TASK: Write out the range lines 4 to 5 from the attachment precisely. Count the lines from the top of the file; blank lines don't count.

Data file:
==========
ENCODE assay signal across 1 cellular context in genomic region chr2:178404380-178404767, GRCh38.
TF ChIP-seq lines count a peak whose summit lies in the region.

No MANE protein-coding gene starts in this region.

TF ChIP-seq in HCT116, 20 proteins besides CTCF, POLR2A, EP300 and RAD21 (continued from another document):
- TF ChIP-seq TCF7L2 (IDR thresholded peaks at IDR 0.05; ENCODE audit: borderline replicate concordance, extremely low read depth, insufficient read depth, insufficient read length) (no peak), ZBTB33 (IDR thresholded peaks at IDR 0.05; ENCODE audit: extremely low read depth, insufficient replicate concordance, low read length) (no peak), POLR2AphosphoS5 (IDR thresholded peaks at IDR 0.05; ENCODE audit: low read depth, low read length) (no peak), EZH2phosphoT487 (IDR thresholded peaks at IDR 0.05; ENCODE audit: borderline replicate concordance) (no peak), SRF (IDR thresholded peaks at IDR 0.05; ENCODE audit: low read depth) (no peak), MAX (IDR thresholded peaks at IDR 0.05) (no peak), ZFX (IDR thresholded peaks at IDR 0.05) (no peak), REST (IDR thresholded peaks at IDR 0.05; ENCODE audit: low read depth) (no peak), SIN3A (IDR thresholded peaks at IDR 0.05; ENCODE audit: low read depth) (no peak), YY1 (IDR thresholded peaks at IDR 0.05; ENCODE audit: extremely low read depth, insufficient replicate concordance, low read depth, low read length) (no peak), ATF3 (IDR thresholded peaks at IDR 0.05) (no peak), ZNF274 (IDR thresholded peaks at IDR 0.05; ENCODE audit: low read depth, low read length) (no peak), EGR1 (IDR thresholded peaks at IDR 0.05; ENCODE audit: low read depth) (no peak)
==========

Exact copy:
TF ChIP-seq in HCT116, 20 proteins besides CTCF, POLR2A, EP300 and RAD21 (continued from another document):
- TF ChIP-seq TCF7L2 (IDR thresholded peaks at IDR 0.05; ENCODE audit: borderline replicate concordance, extremely low read depth, insufficient read depth, insufficient read length) (no peak), ZBTB33 (IDR thresholded peaks at IDR 0.05; ENCODE audit: extremely low read depth, insufficient replicate concordance, low read length) (no peak), POLR2AphosphoS5 (IDR thresholded peaks at IDR 0.05; ENCODE audit: low read depth, low read length) (no peak), EZH2phosphoT487 (IDR thresholded peaks at IDR 0.05; ENCODE audit: borderline replicate concordance) (no peak), SRF (IDR thresholded peaks at IDR 0.05; ENCODE audit: low read depth) (no peak), MAX (IDR thresholded peaks at IDR 0.05) (no peak), ZFX (IDR thresholded peaks at IDR 0.05) (no peak), REST (IDR thresholded peaks at IDR 0.05; ENCODE audit: low read depth) (no peak), SIN3A (IDR thresholded peaks at IDR 0.05; ENCODE audit: low read depth) (no peak), YY1 (IDR thresholded peaks at IDR 0.05; ENCODE audit: extremely low read depth, insufficient replicate concordance, low read depth, low read length) (no peak), ATF3 (IDR thresholded peaks at IDR 0.05) (no peak), ZNF274 (IDR thresholded peaks at IDR 0.05; ENCODE audit: low read depth, low read length) (no peak), EGR1 (IDR thresholded peaks at IDR 0.05; ENCODE audit: low read depth) (no peak)